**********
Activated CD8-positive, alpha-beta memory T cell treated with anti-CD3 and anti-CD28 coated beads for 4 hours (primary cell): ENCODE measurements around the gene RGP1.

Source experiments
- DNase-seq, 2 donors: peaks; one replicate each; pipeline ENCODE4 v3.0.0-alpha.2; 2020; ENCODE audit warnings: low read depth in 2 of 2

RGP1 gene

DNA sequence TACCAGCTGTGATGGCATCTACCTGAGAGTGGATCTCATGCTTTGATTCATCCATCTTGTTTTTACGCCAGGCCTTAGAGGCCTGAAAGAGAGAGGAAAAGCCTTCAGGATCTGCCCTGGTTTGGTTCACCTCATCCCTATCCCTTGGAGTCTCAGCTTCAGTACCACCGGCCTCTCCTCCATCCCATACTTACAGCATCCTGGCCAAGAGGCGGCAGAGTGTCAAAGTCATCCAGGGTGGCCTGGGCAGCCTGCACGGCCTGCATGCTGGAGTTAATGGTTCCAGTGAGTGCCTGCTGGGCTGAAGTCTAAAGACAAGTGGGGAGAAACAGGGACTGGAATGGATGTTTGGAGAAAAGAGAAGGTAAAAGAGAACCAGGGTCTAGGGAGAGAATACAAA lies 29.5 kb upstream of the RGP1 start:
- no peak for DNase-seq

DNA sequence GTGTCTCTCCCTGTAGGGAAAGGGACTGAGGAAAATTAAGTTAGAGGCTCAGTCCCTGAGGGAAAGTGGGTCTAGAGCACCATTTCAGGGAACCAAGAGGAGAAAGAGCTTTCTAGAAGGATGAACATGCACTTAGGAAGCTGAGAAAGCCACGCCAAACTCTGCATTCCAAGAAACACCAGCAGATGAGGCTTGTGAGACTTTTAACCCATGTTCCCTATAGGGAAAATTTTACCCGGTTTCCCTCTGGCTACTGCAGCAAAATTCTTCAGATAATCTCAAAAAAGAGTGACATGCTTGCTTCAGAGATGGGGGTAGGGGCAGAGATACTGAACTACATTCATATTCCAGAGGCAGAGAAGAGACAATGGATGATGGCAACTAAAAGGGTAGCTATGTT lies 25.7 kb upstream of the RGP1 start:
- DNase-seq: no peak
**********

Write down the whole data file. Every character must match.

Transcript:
Activated CD8-positive, alpha-beta memory T cell treated with anti-CD3 and anti-CD28 coated beads for 4 hours (primary cell): ENCODE measurements around the gene RGP1.

Source experiments
- DNase-seq, 2 donors: peaks; one replicate each; pipeline ENCODE4 v3.0.0-alpha.2; 2020; ENCODE audit warnings: low read depth in 2 of 2

RGP1 gene

DNA sequence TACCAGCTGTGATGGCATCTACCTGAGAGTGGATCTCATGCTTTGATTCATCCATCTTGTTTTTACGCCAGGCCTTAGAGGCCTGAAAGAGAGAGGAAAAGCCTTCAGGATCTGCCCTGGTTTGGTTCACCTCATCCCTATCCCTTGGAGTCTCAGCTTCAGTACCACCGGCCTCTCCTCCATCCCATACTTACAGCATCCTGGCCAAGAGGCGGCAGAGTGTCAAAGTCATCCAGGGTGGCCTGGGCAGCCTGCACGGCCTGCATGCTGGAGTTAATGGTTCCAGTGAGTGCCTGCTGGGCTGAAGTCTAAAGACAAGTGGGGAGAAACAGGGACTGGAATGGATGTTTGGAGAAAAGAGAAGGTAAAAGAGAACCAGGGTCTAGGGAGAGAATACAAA lies 29.5 kb upstream of the RGP1 start:
- no peak for DNase-seq

DNA sequence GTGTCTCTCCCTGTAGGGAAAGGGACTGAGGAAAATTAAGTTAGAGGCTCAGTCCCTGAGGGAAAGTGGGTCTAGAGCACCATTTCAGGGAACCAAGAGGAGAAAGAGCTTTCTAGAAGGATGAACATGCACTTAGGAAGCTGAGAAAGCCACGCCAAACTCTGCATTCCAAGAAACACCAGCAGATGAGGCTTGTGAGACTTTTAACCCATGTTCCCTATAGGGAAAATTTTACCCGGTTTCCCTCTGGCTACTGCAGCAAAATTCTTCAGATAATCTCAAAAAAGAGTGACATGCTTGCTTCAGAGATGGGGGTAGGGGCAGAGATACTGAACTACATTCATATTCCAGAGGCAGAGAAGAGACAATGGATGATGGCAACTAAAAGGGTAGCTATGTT lies 25.7 kb upstream of the RGP1 start:
- DNase-seq: no peak